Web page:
“Smiling On The Surface” has similar lyrical themes, but with a slighter heavier sound. Many songs on Composure employ a back-and-forth structure, alternating segments of gentle instrumentals with ones of head-banging rage, and on “Smiling On The Surface” this form takes center stage. I’m particularly struck by the bridge, which swings from mid-tempo melody to full-out breakdown to acoustic interlude and back to melody again, all in the span of about forty seconds. It’s some really cool, really well-applied songwriting, and it nicely compliments the song’s narrative of emotional turmoil.
“Unconditional Love” is the album’s slowest, most intimate moment. With its massive chorus and steady melody, it’s not a quite a full-fledged ballad, but there’s a tenderness that frays its every edge. The song explores the minutiae of a relationship that’s falling apart, and it’s not afraid of letting that storyline be a messy one; singing confessional lyrics like “my temper’s cutting through to call you out/it makes me sick inside to know,” Lambton gracefully shoulders his share of both burden and blame. Arrangement-wise, the song reminds me a lot of Blink-182’s “I Miss You;” it’s drum-heavy, clear and sure-footed, and it wrings feeling out of every note. An elegant, poignant tearjerker, the song is one of Composure’s artistic high points.
The album’s back-half is mostly fast and rambunctious. “Composure” is another ironic piece, setting self-doubting lyrics against a bubbly tune, while “Ripcord” has a slow-burning bridge that provides one of the album’s most cathartic moments. They’re both great, but it’s lead single “Get By” that really leaves an impression. I first heard the song back in January, when Fearless Records used it as the background song for their 2018 preview video on Instagram, and it grabbed my attention immediately. I’ve had it on heavy rotation ever since, hotly anticipating its full-fledged release, and I’m delighted to see that it more than holds up. A roaring, triumphant anthem to escaping a bad situation, “Get By” is irrepressible in both tune and righteousness, a soundtrack for the moments when you feel ready to conquer the world. I think it’s the best song Real Friends has ever released.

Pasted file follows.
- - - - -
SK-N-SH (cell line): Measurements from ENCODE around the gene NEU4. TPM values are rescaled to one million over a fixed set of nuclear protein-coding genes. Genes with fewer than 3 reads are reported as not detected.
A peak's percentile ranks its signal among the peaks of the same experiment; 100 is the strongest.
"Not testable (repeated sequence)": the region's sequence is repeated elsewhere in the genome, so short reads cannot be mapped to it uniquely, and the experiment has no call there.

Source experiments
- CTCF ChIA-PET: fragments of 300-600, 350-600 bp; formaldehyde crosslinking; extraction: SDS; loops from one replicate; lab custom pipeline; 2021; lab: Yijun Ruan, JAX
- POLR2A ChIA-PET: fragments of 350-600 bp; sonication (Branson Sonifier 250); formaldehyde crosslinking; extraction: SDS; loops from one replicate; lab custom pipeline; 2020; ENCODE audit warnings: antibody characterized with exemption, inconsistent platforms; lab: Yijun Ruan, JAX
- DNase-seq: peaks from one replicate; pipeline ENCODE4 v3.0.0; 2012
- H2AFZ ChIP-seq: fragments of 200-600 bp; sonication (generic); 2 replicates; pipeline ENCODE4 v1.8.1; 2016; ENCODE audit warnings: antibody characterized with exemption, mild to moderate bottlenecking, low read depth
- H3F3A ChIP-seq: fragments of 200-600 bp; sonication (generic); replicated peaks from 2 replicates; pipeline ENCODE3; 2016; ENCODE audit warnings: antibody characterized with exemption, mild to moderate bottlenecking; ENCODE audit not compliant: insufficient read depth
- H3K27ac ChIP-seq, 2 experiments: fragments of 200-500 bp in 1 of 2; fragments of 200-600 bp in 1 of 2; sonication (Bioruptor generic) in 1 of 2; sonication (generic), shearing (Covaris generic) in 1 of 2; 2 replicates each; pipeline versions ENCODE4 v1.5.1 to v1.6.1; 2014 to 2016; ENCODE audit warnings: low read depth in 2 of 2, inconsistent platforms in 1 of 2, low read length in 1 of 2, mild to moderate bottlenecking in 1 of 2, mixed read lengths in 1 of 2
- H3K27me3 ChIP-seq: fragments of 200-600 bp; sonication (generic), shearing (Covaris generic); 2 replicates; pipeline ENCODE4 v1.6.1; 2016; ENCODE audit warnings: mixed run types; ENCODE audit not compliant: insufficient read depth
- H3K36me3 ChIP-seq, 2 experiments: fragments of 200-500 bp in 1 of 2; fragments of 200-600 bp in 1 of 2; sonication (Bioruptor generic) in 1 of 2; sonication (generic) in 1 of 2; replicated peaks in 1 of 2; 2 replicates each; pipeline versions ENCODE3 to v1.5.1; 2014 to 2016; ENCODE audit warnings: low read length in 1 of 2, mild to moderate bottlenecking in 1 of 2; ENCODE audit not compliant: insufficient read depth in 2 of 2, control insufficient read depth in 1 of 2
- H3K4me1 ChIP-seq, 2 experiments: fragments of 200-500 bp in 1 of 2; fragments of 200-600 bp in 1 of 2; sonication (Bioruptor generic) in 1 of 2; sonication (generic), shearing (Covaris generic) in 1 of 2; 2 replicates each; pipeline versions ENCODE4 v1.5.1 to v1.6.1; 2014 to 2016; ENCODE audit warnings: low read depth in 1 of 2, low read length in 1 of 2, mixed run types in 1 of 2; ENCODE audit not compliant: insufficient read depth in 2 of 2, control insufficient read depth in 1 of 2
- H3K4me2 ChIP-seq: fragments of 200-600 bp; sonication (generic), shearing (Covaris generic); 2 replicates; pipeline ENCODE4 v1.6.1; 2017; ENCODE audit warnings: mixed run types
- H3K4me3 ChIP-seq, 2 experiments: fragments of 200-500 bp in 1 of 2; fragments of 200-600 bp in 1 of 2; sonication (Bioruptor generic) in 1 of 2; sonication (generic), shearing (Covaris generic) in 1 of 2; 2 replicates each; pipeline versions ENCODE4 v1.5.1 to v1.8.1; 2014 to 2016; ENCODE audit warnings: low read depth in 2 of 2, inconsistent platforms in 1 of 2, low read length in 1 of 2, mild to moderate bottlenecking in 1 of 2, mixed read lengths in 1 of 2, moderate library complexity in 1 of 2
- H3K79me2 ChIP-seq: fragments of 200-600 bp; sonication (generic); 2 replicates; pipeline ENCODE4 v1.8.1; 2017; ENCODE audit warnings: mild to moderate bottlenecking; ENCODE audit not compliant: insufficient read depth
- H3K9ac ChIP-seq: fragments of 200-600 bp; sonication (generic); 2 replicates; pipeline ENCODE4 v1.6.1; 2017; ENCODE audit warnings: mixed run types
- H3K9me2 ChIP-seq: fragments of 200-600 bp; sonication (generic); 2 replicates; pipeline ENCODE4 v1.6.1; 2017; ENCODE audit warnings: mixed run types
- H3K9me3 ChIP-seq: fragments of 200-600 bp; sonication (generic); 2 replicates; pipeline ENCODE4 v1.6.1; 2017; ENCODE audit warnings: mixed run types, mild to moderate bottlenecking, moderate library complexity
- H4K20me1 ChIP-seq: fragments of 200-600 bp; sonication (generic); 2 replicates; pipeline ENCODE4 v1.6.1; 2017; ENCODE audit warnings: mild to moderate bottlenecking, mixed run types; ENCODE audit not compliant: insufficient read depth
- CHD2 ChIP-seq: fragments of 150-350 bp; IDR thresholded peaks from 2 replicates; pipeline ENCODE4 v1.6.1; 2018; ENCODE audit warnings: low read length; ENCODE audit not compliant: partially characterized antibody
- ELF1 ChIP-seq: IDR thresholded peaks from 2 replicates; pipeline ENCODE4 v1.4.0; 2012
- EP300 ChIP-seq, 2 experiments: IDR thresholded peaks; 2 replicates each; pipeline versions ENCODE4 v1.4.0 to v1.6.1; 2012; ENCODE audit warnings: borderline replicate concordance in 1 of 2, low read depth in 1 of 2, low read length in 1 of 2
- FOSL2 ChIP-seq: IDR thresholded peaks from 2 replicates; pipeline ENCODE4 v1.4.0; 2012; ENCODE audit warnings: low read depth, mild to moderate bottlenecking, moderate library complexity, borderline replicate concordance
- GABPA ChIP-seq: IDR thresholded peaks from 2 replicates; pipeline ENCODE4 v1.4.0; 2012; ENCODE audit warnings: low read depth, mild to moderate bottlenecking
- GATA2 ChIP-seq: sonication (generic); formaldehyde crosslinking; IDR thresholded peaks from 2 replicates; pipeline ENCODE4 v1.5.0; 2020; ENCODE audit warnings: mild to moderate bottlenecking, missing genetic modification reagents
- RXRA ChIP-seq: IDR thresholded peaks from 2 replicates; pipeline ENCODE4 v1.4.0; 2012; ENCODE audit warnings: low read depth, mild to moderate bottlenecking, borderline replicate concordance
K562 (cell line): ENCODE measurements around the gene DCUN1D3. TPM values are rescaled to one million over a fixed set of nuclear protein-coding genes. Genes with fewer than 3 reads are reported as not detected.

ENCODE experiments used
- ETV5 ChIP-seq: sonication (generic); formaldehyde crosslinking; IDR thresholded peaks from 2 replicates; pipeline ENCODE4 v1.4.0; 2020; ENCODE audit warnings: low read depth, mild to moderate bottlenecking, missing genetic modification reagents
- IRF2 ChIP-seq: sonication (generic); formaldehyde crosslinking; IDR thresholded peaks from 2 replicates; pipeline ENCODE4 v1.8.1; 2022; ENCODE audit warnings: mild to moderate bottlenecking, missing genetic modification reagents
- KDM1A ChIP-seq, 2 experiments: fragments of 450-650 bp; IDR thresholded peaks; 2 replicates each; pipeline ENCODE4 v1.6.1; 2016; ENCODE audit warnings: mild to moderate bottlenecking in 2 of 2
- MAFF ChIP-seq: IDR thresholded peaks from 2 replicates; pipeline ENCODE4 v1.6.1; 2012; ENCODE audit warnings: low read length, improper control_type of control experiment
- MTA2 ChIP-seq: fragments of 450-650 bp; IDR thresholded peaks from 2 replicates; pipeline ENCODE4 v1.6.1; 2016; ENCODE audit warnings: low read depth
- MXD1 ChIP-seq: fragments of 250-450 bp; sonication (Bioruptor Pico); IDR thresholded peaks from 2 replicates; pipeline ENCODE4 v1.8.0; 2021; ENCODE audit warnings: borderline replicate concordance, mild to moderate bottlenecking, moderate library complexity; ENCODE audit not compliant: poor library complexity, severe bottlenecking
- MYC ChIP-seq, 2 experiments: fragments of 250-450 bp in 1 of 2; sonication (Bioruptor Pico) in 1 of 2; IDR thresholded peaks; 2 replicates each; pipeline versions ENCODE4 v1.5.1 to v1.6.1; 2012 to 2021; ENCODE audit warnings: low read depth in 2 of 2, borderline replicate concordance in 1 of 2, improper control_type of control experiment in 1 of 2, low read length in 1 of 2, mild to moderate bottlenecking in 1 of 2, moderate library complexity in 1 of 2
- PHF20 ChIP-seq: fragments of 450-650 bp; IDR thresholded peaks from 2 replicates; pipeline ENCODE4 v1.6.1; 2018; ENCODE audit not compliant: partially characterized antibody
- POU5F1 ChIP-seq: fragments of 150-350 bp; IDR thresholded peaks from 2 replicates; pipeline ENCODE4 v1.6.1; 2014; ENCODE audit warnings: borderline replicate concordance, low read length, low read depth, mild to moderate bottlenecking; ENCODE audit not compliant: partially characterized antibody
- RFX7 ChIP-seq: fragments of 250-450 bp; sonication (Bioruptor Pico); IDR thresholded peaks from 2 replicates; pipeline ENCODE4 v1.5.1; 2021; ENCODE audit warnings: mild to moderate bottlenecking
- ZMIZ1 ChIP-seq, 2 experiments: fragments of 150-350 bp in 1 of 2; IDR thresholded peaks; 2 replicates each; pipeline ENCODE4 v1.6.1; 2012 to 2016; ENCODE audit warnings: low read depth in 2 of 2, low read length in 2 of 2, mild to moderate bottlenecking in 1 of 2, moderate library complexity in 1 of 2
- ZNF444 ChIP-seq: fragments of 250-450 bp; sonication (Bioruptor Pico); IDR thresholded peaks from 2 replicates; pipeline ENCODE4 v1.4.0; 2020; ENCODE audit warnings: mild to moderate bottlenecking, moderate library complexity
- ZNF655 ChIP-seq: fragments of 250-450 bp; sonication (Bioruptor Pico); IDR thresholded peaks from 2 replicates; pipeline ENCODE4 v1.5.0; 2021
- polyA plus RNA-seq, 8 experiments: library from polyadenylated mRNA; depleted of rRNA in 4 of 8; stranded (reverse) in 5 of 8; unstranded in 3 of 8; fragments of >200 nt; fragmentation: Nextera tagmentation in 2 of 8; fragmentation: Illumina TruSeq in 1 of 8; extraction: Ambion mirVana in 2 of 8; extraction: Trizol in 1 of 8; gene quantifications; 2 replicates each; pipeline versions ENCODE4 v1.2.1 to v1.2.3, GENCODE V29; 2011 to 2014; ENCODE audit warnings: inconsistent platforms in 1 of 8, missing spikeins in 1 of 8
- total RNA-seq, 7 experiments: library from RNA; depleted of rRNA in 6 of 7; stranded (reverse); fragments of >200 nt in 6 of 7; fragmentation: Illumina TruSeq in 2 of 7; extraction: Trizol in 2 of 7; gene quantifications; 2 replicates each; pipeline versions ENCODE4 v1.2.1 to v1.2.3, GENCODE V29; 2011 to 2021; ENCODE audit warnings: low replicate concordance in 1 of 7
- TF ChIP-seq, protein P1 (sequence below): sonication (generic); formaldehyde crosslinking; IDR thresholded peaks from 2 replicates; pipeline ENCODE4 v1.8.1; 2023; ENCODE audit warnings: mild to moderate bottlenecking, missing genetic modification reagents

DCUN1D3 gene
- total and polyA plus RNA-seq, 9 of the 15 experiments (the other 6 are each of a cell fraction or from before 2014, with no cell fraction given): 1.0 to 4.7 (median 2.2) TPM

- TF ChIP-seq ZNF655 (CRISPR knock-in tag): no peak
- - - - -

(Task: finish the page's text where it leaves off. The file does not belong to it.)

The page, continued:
“Take A Hint” closes the album on a soul-searching note. The song’s lyrics – “we’ll say what we want/I’m learning to take a hint/stay convinced/we’ll see the other side”—are hopeful ones, but the arrangement has a lot of grit, full of churning guitars and left-of-the-beat melodies. It’s a fitting finale for an album that’s such an exercise in contrasts; so much of Composure is a push-and-pull between happiness and hardship, and “Take A Hint” finally allows the two sides to coexist. The song’s lessons are hard-won, and while there’s a little too much screaming to call it a “happy ending” it’s certainly an optimistic one, confident and light-filled as it takes a step towards the future.
It’s been a busy summer for pop-punk, with standout releases from big-ticket bands including The Wonder Years, Mayday Parade and State Champs. Real Friends might be a bit of a smaller name, but that’s no reason to turn away. Full of powerful emotions and stand-out songwriting, Composure is an excellent addition to this season’s landscape. It’ll have you smiling inside and out.